How do you join the Write-In Party?  It is both easy and hard.

The first requirement is that you have to promise to vote in every election.  You can't bring about change if you don't vote.

The second requirement is that you have to think about who you really would like to represent you for any particular office.  We won't go into what you should think about; that's your choice.  But you have to think outside the box.

Will the Democratic candidate represent your interests?  Will the Republican candidate represent your interests?  Will some other candidate on the ballot represent your interests?  If you find that a candidate represents your interest, place your mark by that candidate's name.  Do not be swayed by polls!  Almost every poll is biased in some way.  Do not worry about "throwing your vote away" by voting for a "third-party candidate".  Third-party candidates who came in last in the polls have won.  Think Jesse Ventura, last in the polls, became governor of Minnesota.  The only thrown-away votes are those not cast.

If none of the candidates on the ballot represent your interests, write in the name of somebody who you think does represent your interests.  Write-in votes are not thrown-way votes .  Think Sen. Lisa Murkowski (R) of Alaska beating a Tea-Party candidate who won the Republican Primary.

How do you choose who to write in?  That is the hard part.  Not the actual writing a name in, but writing in a name that many other people will also write in.  Talk with your family and friends about the choices you have.  Talk in coffee shops.  Post ideas in forums.  Write letters to newspapers.  Maybe your suggestion will catch on; maybe somebody will make a suggestion that you feel is better.  But without this give and take, we'll be stuck with the same old revolving-door politics.

Now comes the third requirement.  VOTE!  If you don't show up, other people are going to decide for you.  If you don't show up, we will probably once again have candidates claiming a mandate when they receive the votes of less than half the eligible voters.

Which leads to the only slogan of the Write-In Party - 90% turnout!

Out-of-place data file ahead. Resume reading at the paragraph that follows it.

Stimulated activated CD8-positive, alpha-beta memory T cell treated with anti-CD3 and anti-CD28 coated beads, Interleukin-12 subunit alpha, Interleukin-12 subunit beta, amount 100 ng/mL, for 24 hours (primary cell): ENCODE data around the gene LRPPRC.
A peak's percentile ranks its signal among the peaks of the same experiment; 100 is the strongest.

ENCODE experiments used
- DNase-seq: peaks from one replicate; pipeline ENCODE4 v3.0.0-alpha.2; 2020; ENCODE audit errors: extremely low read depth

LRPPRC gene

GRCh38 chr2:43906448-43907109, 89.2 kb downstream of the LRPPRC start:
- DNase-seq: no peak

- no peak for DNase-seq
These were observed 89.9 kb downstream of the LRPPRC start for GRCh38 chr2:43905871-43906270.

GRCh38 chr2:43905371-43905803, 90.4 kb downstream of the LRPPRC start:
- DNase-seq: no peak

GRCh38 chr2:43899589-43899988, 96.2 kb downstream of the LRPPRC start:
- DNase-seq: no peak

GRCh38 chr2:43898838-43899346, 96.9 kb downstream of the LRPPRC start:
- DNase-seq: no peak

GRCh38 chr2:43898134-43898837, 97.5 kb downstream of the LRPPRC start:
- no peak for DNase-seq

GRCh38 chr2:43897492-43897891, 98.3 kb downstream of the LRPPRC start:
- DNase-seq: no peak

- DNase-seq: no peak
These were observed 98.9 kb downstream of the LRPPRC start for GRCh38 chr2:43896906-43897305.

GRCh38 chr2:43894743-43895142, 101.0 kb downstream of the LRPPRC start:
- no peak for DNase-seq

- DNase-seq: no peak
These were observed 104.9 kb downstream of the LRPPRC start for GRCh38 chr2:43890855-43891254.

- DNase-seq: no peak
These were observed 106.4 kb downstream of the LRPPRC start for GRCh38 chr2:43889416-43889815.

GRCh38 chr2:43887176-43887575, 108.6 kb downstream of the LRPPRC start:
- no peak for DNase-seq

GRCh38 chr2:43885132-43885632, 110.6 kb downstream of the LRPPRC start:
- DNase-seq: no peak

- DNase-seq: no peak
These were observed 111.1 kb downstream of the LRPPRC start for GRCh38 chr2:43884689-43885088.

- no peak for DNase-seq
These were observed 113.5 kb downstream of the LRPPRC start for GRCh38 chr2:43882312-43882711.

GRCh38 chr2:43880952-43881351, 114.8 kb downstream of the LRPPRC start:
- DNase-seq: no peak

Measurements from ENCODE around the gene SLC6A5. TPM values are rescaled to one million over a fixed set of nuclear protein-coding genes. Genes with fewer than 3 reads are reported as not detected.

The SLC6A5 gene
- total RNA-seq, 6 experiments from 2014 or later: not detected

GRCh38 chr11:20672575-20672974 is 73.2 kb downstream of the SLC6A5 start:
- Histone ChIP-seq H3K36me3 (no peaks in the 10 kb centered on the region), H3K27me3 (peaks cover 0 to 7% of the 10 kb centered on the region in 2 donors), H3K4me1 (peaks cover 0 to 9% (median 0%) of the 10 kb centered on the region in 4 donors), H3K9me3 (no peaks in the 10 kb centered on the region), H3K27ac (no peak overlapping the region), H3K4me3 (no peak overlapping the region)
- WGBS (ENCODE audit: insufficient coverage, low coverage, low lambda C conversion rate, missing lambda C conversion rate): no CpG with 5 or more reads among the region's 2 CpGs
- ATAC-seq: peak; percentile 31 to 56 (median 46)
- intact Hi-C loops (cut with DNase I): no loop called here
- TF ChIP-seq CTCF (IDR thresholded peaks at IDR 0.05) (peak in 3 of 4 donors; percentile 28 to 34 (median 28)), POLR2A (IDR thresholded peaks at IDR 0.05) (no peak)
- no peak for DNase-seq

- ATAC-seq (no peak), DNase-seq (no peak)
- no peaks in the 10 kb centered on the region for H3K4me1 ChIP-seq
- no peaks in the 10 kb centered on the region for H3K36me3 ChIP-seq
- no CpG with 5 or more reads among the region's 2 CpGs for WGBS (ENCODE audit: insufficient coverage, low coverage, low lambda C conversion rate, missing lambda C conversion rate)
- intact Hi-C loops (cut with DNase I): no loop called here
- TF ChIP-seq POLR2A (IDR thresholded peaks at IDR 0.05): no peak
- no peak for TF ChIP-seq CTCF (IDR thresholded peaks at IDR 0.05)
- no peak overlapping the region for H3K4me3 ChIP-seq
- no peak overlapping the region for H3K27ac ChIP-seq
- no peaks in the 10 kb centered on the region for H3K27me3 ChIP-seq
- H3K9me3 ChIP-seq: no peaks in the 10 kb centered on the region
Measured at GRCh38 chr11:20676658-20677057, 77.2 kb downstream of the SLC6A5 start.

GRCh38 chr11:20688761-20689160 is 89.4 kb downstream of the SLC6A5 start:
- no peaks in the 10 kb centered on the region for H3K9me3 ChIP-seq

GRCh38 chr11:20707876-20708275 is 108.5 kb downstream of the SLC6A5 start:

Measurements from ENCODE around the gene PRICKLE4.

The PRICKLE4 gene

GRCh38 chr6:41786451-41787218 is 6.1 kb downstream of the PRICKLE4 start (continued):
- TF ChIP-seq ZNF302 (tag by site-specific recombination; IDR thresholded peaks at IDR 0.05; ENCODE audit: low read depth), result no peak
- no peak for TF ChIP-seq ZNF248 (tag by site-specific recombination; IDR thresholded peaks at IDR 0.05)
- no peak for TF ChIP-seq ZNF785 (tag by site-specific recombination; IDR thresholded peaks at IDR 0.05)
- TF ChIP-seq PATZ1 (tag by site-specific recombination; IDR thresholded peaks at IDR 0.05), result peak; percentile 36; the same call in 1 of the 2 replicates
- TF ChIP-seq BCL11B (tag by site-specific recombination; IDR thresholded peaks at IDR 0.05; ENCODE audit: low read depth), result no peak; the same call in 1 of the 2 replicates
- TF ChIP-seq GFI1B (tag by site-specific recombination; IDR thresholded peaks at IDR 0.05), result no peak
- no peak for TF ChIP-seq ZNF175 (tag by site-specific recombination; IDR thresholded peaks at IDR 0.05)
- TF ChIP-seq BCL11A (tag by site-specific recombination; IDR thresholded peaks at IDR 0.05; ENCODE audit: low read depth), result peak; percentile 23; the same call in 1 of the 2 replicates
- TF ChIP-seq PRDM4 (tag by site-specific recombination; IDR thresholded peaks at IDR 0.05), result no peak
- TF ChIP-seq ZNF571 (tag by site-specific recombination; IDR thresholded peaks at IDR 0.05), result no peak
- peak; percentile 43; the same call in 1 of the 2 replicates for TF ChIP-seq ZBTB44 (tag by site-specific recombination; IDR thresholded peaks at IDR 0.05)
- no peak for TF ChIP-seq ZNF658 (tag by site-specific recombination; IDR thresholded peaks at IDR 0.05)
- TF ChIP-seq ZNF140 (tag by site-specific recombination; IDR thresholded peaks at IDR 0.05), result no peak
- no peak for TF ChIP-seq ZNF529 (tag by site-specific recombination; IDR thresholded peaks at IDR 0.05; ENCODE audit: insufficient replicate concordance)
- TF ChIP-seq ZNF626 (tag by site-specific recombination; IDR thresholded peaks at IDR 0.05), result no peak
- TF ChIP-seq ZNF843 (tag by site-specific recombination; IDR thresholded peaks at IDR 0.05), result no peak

Thursday, April 21, 2011

Fight big banks! Use cash!

Banks claim they need to increase the swipe fee on debit cards to maintain their profits.  Currently many merchants pay a minimum of about 25 cents each time a customer used a debit card.  Many banks want to raise this to over 40 cents.

I talked to one merchant recently, and he said that he also gets charged two percent of each debit card sale.  Gosh, what a sweet deal for the banks.  In two days time, they have taken the money out of the customer's account and put the money in the merchant's account; all done electronically without human intervention.

If they are charging two percent on other people's money for two days, that means they are earning about 180 percent per year!  And they begrudge paying their own customers one percent on savings!

I still use my debit card and credit card for online transactions, but as often as I can I pay cash for bricks and mortar purchases.  It means that I have to visit my bank or one of its ATMs more frequently, but I am helping the local economy my keeping more money in the local merchant's pockets.  Maybe one of these days I may return to writing checks for purchase larger than the cash I want to carry.

Why do I write?

A friend asked me this the other day.

I have a lots of reasons to write: I read a lot; I respond to what I read; I'm a performer; I like to share what I think.